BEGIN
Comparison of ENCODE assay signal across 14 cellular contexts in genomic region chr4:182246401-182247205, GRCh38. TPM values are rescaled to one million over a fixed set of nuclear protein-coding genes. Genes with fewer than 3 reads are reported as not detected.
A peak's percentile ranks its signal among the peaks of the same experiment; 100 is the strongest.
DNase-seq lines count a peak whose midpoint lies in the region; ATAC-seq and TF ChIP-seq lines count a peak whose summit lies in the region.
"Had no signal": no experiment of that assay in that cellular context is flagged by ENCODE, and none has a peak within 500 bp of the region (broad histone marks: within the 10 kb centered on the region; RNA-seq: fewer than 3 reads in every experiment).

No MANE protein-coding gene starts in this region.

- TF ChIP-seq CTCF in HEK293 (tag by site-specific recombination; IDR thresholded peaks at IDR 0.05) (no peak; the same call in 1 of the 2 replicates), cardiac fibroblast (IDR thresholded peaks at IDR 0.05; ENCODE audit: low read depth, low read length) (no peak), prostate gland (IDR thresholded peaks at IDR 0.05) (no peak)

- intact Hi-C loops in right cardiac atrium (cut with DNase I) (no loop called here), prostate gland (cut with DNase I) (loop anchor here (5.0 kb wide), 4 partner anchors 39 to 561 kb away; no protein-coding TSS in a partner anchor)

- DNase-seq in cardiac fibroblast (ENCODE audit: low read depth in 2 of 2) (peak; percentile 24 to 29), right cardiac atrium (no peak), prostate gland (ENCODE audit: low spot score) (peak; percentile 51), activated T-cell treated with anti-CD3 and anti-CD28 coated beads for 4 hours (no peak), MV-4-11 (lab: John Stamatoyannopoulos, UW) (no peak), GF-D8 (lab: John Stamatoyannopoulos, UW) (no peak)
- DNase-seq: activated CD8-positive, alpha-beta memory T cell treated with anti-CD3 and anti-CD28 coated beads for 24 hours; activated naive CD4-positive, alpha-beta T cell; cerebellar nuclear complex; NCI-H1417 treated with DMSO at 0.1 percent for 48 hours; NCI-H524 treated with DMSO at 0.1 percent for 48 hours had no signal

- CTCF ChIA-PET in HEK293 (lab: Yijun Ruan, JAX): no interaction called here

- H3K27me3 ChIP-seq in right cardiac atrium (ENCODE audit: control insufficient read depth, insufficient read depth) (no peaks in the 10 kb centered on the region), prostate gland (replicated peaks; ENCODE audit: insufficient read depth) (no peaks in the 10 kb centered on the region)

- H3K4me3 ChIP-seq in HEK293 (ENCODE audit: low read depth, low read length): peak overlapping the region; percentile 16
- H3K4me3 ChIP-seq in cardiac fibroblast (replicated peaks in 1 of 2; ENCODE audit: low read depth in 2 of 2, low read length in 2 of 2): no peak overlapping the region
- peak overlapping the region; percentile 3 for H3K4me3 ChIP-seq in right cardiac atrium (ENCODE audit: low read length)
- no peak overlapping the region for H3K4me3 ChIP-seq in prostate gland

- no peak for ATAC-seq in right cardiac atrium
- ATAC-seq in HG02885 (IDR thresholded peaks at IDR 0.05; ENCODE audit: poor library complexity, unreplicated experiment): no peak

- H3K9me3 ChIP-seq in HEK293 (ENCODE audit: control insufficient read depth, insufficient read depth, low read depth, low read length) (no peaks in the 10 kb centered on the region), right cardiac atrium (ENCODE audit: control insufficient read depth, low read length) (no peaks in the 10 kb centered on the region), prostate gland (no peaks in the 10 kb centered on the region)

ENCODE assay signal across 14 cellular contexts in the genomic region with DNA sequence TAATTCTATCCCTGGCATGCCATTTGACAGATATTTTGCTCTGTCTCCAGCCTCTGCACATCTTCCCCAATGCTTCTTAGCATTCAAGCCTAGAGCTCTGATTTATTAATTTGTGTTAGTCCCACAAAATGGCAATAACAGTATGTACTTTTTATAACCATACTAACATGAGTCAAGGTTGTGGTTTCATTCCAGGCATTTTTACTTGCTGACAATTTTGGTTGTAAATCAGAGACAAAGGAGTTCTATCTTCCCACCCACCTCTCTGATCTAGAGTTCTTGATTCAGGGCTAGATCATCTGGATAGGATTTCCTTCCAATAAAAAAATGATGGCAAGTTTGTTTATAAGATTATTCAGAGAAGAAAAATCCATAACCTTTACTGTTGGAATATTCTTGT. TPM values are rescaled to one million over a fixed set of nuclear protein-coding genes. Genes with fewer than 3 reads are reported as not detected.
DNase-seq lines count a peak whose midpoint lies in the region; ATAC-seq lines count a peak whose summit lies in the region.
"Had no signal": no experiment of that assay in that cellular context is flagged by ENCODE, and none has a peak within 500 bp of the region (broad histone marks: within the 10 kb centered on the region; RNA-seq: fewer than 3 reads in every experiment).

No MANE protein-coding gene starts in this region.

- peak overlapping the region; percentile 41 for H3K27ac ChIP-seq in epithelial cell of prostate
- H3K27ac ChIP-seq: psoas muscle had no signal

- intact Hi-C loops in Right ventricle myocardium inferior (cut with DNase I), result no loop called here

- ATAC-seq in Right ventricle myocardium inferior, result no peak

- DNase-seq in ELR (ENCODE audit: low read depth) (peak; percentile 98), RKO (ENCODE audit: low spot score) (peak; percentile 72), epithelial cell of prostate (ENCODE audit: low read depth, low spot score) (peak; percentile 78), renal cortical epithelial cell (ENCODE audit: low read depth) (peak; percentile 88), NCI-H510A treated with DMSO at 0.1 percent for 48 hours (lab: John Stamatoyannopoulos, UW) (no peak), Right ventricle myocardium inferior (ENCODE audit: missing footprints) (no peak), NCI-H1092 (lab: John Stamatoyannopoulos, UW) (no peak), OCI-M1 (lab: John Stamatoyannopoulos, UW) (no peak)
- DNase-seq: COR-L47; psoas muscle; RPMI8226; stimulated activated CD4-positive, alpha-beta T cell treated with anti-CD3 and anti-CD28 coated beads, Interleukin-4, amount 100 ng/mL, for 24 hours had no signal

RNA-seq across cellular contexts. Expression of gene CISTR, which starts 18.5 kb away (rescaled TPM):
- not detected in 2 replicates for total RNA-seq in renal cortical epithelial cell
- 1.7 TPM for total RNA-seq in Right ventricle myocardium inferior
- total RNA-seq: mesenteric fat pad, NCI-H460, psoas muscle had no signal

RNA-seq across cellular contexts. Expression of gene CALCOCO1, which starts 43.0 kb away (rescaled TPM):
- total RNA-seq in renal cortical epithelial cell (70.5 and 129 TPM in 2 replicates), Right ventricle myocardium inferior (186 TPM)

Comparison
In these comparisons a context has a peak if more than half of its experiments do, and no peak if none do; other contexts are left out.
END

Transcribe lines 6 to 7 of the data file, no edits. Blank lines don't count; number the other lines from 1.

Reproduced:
- TF ChIP-seq CTCF in HEK293 (tag by site-specific recombination; IDR thresholded peaks at IDR 0.05) (no peak; the same call in 1 of the 2 replicates), cardiac fibroblast (IDR thresholded peaks at IDR 0.05; ENCODE audit: low read depth, low read length) (no peak), prostate gland (IDR thresholded peaks at IDR 0.05) (no peak)

- intact Hi-C loops in right cardiac atrium (cut with DNase I) (no loop called here), prostate gland (cut with DNase I) (loop anchor here (5.0 kb wide), 4 partner anchors 39 to 561 kb away; no protein-coding TSS in a partner anchor)